RALEIGH, N.C. - As mental health problems among children increase, a new North Carolina law will attempt to tackle the issue head on.
House Bill 75 requires all public students across the state to undergo mental health screening, in the name of school safety.
"I think it's better that you catch it at an early age," said parent Kellena Bradford.
The newly-signed law requires each district to create a mental health crisis response plan made up of the SBI, local law enforcement, and school administrators to identify students who may pose a threat to themselves or others.
It also requires a facility assessment once a year to make sure public schools are safe and secure in the event of a major threat, like an active shooter.
"It's an effort to keep our boys and girls safe," said Rep. John Torbett (R).
Representative Torbett introduced the bill, with a great deal of support.
"We're trying to get to a point where we don't have to worry about it anymore," said Torbett.
Governor Cooper signed HB75 into law, which provides $91 million immediately. It's not impacted by the budget stalemate because lawmakers drafted it as a separate bill.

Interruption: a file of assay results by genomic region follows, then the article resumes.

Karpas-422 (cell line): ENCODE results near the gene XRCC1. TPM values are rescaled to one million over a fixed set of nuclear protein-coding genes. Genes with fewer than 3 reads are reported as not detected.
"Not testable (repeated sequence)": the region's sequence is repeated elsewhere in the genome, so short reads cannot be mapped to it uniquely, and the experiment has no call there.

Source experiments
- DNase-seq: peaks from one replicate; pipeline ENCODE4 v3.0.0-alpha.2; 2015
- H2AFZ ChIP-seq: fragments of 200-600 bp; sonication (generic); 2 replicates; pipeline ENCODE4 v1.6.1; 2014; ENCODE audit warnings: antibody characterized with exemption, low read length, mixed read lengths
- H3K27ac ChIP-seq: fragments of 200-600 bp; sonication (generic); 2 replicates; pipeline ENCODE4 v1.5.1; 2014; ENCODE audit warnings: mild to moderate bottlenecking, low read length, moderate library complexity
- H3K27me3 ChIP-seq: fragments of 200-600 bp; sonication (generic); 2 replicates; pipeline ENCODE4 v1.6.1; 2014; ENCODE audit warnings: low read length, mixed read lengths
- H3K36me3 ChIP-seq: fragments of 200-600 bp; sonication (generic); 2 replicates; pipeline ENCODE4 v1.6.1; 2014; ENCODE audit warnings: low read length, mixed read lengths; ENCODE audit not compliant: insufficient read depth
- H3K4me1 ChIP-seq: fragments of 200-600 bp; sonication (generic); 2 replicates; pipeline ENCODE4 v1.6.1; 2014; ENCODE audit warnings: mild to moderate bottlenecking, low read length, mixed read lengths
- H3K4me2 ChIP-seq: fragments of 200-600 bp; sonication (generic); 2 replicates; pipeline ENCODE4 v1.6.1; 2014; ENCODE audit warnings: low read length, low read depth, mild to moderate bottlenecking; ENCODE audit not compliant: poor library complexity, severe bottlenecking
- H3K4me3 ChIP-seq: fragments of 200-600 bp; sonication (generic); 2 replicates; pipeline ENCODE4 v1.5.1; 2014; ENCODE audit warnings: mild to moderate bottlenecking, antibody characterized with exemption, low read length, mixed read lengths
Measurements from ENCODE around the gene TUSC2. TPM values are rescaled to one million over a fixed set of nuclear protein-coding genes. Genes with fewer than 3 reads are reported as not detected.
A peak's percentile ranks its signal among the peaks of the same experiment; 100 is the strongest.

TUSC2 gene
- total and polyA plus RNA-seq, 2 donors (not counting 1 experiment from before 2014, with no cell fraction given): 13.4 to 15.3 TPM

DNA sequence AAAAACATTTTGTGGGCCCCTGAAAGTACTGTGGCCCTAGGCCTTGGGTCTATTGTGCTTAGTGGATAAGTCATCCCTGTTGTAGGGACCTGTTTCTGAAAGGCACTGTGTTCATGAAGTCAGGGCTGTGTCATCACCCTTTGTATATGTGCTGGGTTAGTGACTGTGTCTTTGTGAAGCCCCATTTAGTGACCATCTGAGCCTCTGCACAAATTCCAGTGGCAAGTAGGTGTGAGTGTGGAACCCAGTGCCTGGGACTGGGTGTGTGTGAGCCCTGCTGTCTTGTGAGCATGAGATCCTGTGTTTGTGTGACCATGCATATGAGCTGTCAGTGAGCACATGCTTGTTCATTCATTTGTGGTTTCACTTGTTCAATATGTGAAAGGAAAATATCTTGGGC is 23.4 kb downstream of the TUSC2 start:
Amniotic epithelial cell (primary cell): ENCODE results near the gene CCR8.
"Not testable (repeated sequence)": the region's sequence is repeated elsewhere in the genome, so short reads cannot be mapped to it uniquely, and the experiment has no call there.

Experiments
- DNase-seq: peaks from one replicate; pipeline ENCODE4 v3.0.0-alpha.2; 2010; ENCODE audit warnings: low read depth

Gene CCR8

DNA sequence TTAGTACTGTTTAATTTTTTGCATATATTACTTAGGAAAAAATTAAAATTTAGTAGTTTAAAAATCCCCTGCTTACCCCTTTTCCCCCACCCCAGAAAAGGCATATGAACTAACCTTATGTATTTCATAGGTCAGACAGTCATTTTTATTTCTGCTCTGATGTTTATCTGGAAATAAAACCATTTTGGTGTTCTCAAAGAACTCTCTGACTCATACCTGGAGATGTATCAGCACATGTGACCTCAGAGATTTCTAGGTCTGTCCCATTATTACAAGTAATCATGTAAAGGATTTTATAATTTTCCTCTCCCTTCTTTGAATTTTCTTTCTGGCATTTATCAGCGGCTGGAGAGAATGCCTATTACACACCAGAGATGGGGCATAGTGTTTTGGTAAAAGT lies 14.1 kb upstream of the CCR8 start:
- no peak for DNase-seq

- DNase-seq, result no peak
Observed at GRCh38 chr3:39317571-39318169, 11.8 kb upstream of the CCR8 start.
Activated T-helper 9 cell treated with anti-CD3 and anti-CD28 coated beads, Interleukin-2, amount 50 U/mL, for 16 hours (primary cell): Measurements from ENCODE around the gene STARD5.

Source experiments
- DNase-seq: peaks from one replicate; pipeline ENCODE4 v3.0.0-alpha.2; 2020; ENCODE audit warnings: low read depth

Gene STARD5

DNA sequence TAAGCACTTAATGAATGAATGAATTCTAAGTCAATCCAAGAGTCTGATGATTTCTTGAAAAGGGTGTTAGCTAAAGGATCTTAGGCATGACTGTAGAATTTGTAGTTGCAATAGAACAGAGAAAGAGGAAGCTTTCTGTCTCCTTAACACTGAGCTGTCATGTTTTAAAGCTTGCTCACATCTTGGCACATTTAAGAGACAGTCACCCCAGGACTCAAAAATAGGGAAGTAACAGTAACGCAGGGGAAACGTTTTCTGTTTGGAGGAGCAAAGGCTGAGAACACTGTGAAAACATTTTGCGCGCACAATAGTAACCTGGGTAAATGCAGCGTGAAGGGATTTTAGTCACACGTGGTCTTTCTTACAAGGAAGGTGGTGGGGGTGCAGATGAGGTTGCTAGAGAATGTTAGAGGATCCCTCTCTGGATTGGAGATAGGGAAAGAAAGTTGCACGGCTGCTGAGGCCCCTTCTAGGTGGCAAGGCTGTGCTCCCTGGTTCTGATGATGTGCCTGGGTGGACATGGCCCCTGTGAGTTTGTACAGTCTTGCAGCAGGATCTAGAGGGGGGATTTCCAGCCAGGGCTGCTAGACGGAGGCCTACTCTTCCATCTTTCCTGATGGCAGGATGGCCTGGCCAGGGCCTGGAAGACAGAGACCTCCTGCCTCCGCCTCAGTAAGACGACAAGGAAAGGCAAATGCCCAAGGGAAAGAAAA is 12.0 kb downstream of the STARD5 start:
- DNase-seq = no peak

The money will cover resources in schools like psychologists and psychiatrists.
"You never know what kids are going through now days. Their minds are just everywhere now," said parent Elijah Hampton.
With suicide, depression and anxiety rates skyrocketing, youth mental health advocates say the resources are much-needed.
"It is so intense for kids, that they're reaching for things at levels they've never reached for," said youth therapist Tim Ringgold.
Torbett believes lawmakers are doing everything they possibly can to prevent a tragedy from happening.
The House School Safety Committee in which Torbett sits on, is now tasked with creating security recommendations and changes for public universities, including the UNC system.
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